What is Spinal Stenosis?
Spinal stenosis is when your spinal canal, nerve root canal, or intervertebral foramen (the opening between vertebrae) becomes too narrow. With the narrowing of these passageways, there is not enough room for the nerves, which results in spinal nerve compression. The narrow passageway and nerve compression cause back pain and possibly sciatica. Spinal stenosis doesn’t develop overnight – it takes years and years to happen. Even if you are developing spinal stenosis, you might not have any symptoms for a long time. That’s why spinal stenosis is diagnosed mainly at a later age, when people are in their 50s and later.
Why do these Passages Become Narrow?
The narrowing of these passages may be due to any of the following phenomena:
1. The facet joints in the spine may increase in size due to osteoporosis or Paget’s disease, forming bone spurs, narrowing the passageways, and ultimately compressing the nerve roots.
2. Herniated or bulging discs are two of the most common problems for clinicians nowadays. Intervertebral discs are connective tissue pads that support the vertebral column and act as shock absorbers. Over time, the intervertebral discs in the vertebral column may face wear and tear and ultimately bulge out. The bulging disc might compress nerve roots or the spinal cord.
3. Ligamentum flavum is the ligament that attaches two vertebrae. In many cases, these ligaments increase in size with time, causing the narrowing of passageways causing spinal or nerve compression.
4. Many cancers like prostate cancer and cancers of the spinal cord itself result in the narrowing of the passageways in the vertebral column and cause spinal cord or nerve root compression.
5. Traumas and injuries also have a role in passageway compression. Acute minor injuries may create temporary swelling, but that subsides over time and doesn’t significantly contribute to spinal stenosis. Repeated injuries and fractures in the vertebral column are more serious, however.
1. Aging: Advanced age is the most common factor for spinal stenosis. Arthritis, osteoporosis, and Paget’s disease become more severe with age. These diseases ultimately increase the risk of spinal stenosis.
2. Repetitive trauma: Repetitive spinal trauma poses a risk of spinal stenosis since it can cause chronic inflammation in the nerve passageways causing narrowing and nerve compression.
3. Tumors: Certain tumors metastasize in the spine. These tumors and the tumors of the spine itself are major risk factors for spinal stenosis.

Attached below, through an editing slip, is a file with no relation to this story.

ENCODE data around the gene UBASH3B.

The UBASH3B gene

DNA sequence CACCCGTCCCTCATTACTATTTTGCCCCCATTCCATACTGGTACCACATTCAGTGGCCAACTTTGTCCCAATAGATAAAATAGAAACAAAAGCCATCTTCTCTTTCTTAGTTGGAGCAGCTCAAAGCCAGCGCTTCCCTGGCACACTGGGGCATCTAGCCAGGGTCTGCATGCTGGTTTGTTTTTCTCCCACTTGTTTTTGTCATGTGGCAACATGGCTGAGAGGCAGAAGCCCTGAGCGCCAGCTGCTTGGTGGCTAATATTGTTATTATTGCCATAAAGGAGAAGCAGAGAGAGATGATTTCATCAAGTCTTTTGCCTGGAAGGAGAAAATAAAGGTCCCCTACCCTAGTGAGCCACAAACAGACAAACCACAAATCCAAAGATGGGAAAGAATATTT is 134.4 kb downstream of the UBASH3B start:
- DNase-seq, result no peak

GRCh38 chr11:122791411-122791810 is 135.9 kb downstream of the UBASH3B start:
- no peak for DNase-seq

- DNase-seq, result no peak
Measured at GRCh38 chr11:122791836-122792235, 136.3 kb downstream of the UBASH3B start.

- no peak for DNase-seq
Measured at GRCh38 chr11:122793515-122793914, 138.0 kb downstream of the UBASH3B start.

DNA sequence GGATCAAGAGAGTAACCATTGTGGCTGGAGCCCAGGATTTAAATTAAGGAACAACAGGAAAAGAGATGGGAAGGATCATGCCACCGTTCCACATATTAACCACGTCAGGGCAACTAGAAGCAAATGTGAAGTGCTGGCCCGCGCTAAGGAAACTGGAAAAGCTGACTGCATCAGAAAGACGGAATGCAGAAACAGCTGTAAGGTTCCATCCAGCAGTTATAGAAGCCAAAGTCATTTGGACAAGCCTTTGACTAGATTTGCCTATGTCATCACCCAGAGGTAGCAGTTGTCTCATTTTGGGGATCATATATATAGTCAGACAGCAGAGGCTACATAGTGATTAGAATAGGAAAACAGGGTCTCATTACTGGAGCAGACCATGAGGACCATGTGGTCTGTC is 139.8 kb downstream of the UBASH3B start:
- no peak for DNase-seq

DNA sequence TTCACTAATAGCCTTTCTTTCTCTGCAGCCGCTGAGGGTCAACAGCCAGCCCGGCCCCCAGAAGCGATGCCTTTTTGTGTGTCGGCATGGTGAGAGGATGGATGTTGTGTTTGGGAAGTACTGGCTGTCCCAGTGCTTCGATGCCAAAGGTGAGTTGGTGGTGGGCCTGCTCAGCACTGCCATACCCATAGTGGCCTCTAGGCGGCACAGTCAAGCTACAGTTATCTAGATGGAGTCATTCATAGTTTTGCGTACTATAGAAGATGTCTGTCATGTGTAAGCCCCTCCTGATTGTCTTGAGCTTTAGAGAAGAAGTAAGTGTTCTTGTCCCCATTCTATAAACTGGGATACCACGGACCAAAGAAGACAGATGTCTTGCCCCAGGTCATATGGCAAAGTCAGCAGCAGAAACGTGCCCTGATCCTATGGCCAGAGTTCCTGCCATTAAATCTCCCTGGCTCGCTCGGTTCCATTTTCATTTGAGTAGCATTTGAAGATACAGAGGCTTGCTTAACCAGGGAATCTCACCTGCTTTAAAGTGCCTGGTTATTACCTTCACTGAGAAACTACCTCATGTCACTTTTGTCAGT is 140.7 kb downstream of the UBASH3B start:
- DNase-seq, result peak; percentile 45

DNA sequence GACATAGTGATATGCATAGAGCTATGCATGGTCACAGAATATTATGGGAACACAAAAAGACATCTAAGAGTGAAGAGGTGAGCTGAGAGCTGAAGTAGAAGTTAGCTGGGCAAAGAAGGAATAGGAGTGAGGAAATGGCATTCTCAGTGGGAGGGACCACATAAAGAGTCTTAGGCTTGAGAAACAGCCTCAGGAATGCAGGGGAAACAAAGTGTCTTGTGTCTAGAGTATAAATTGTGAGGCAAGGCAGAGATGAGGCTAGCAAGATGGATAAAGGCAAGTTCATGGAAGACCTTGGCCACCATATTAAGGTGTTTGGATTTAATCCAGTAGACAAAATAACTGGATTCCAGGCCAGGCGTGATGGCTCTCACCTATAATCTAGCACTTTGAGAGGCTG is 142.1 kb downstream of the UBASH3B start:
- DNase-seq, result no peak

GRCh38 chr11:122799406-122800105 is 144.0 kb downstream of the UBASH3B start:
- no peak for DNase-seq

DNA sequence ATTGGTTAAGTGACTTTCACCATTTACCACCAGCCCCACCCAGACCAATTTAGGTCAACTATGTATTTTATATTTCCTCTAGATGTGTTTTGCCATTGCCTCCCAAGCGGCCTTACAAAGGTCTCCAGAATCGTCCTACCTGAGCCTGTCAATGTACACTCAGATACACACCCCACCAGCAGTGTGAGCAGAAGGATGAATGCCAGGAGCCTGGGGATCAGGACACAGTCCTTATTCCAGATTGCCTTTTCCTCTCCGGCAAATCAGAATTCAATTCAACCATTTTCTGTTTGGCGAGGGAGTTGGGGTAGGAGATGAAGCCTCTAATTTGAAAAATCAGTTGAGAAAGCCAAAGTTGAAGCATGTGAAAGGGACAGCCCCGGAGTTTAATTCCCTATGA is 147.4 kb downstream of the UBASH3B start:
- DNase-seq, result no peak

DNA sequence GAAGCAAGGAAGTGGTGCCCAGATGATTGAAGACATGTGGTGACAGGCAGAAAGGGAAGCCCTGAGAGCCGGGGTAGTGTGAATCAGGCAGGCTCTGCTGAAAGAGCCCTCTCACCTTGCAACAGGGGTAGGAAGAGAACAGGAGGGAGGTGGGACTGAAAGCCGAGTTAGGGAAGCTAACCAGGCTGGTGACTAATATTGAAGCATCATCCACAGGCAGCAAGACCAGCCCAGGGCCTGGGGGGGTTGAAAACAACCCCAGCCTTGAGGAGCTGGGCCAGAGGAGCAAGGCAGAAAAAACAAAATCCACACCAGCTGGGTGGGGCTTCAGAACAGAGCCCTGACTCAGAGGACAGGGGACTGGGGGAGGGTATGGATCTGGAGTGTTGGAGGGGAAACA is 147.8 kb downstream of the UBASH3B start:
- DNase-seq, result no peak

4. Scoliosis and kyphosis: Scoliosis and kyphosis are congenital abnormalities in the vertebral column resulting in unusual curvatures in the vertebral column. Scoliosis and kyphosis can contribute to early onset spinal stenosis.
What are the Signs and Symptoms of Spinal Stenosis?
Spinal stenosis can manifest in either the neck or the lower back. In the neck, spinal stenosis occurs in the cervical vertebrae. If you have cervical stenosis, you might feel numbness, tingling sensations, and pain in your arms and hands.
If your lower back hurts, and the pain radiates to the buttocks and thighs, then lumbar and sacral spinal stenosis is likely to be the cause. In severe cases, there is urinary and bowel incontinence and difficulty walking.
How is it Treated?
Your physician may prescribe painkillers and nerve stabilizers, and this is often enough treatment for people with mild to moderate symptoms. However, many people do not get sufficient relief from the symptoms by using medicines alone, and must seek additional treatment.
Your doctor may run some tests to diagnose the exact cause of spinal stenosis and determine whether surgery is appropriate or not. In surgery, the surgeon reduces pressure on the spinal nerves by clearing passageways and removing anything which is compressing the nerves.
Corrective exercises to build strength
Your physician might also refer you to a rehabilitation center or a physiotherapist if they think physical rehabilitation would be effective for you. Rehab’s objective is to build muscle strength and tolerance over time. The treating physician can also analyze if your posture is the aggravating factor for spinal stenosis. Corrective exercises and therapy sessions can be employed to correct your posture if it is worrisome.
Identification of aggravating factors
It is necessary to identify the causes of the spinal stenosis and any activities that aggravate the symptoms. Avoiding aggravating factors is one of the crucial steps in treating spinal stenosis.
Custom orthotics to improve alignment
If you have minor scoliosis or kyphosis, your doctor may use belts and orthotic equipment to correct your posture and vertebral alignment.
Eating a well-balanced diet, losing some weight, and exercising regularly can significantly reduce the symptoms of spinal stenosis.
SRO Total Spine Health Center
Our orthopaedic specialists offer a wide range of spine injury treatment options providing individualized care using technical expertise such as innovative diagnostic testing, minimally invasive surgical techniques, and targeted therapies at our full-service onsite physical therapy center to improve mobility and quality of life. Dr. Christian Athanassious is the Medical Director of SRO’s Total Spine Health Program is a recognized leader in the field of both non-operative and operative care of spinal conditions, and our providers specialize in tailoring treatment plans to meet the unique needs of our patients. Learn More…